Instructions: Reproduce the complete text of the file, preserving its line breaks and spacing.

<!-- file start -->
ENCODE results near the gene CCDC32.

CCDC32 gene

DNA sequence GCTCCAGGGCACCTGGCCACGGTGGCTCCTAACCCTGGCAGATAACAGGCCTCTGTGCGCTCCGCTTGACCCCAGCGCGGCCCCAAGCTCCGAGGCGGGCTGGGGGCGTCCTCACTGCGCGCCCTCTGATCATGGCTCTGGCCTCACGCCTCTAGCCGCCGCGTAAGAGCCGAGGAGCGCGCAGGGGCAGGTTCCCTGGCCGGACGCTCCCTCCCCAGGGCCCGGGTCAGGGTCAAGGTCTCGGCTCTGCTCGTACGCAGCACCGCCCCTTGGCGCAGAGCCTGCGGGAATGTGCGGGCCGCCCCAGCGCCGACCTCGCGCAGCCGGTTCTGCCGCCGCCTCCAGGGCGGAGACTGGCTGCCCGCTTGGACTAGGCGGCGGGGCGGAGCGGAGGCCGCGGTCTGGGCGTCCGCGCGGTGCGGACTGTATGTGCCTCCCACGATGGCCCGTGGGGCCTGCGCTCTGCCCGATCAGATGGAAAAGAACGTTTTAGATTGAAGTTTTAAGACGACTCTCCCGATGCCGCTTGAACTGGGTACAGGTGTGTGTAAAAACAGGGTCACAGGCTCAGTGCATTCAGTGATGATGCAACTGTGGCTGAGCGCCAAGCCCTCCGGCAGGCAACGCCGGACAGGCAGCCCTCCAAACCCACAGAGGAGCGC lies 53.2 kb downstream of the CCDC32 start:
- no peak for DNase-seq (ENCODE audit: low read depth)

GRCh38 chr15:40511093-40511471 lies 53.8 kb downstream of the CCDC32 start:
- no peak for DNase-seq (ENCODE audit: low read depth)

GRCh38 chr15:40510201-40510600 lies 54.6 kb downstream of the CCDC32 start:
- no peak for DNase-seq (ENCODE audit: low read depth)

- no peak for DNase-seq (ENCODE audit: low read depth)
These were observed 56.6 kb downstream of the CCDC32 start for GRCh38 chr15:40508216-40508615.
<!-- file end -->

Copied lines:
ENCODE results near the gene CCDC32.

CCDC32 gene

DNA sequence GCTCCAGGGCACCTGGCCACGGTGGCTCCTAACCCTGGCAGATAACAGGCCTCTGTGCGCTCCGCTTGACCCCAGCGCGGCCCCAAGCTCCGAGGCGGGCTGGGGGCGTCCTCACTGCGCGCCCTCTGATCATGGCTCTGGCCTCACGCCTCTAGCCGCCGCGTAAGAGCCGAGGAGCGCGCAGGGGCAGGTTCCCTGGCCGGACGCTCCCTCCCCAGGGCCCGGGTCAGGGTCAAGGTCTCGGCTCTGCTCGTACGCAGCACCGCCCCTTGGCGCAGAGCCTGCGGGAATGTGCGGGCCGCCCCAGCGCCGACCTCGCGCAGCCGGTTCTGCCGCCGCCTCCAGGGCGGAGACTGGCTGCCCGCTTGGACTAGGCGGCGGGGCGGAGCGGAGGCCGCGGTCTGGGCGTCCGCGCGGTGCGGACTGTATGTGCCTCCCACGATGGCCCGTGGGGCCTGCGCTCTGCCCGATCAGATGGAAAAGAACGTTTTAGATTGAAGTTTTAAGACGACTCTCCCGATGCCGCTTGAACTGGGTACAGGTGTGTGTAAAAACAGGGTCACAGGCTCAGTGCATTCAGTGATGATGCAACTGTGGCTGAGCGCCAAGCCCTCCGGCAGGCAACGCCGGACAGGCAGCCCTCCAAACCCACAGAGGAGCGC lies 53.2 kb downstream of the CCDC32 start:
- no peak for DNase-seq (ENCODE audit: low read depth)

GRCh38 chr15:40511093-40511471 lies 53.8 kb downstream of the CCDC32 start:
- no peak for DNase-seq (ENCODE audit: low read depth)

GRCh38 chr15:40510201-40510600 lies 54.6 kb downstream of the CCDC32 start:
- no peak for DNase-seq (ENCODE audit: low read depth)

- no peak for DNase-seq (ENCODE audit: low read depth)
These were observed 56.6 kb downstream of the CCDC32 start for GRCh38 chr15:40508216-40508615.